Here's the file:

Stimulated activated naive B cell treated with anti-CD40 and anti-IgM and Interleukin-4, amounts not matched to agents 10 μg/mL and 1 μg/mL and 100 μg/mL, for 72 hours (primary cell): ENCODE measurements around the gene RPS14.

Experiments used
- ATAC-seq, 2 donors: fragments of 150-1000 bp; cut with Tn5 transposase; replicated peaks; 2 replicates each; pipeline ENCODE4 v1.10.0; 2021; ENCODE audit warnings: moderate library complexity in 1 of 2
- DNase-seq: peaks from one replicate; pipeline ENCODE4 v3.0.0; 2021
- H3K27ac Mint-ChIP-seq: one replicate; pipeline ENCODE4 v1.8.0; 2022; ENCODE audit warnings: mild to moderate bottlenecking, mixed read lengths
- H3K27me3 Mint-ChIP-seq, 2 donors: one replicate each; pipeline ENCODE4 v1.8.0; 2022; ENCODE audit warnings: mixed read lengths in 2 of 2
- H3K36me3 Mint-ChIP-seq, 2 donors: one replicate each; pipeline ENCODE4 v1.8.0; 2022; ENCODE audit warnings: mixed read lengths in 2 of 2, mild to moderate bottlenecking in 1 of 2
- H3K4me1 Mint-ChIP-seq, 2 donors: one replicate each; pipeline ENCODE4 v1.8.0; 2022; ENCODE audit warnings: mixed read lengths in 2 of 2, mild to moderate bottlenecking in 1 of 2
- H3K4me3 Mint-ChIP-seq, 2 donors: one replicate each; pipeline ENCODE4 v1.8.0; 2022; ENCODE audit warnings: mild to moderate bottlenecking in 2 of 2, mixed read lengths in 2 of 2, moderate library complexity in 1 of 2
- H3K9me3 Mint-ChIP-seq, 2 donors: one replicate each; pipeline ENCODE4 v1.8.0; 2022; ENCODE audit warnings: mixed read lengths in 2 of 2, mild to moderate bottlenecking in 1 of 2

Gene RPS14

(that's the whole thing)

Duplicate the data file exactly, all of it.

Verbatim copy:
Stimulated activated naive B cell treated with anti-CD40 and anti-IgM and Interleukin-4, amounts not matched to agents 10 μg/mL and 1 μg/mL and 100 μg/mL, for 72 hours (primary cell): ENCODE measurements around the gene RPS14.

Experiments used
- ATAC-seq, 2 donors: fragments of 150-1000 bp; cut with Tn5 transposase; replicated peaks; 2 replicates each; pipeline ENCODE4 v1.10.0; 2021; ENCODE audit warnings: moderate library complexity in 1 of 2
- DNase-seq: peaks from one replicate; pipeline ENCODE4 v3.0.0; 2021
- H3K27ac Mint-ChIP-seq: one replicate; pipeline ENCODE4 v1.8.0; 2022; ENCODE audit warnings: mild to moderate bottlenecking, mixed read lengths
- H3K27me3 Mint-ChIP-seq, 2 donors: one replicate each; pipeline ENCODE4 v1.8.0; 2022; ENCODE audit warnings: mixed read lengths in 2 of 2
- H3K36me3 Mint-ChIP-seq, 2 donors: one replicate each; pipeline ENCODE4 v1.8.0; 2022; ENCODE audit warnings: mixed read lengths in 2 of 2, mild to moderate bottlenecking in 1 of 2
- H3K4me1 Mint-ChIP-seq, 2 donors: one replicate each; pipeline ENCODE4 v1.8.0; 2022; ENCODE audit warnings: mixed read lengths in 2 of 2, mild to moderate bottlenecking in 1 of 2
- H3K4me3 Mint-ChIP-seq, 2 donors: one replicate each; pipeline ENCODE4 v1.8.0; 2022; ENCODE audit warnings: mild to moderate bottlenecking in 2 of 2, mixed read lengths in 2 of 2, moderate library complexity in 1 of 2
- H3K9me3 Mint-ChIP-seq, 2 donors: one replicate each; pipeline ENCODE4 v1.8.0; 2022; ENCODE audit warnings: mixed read lengths in 2 of 2, mild to moderate bottlenecking in 1 of 2

Gene RPS14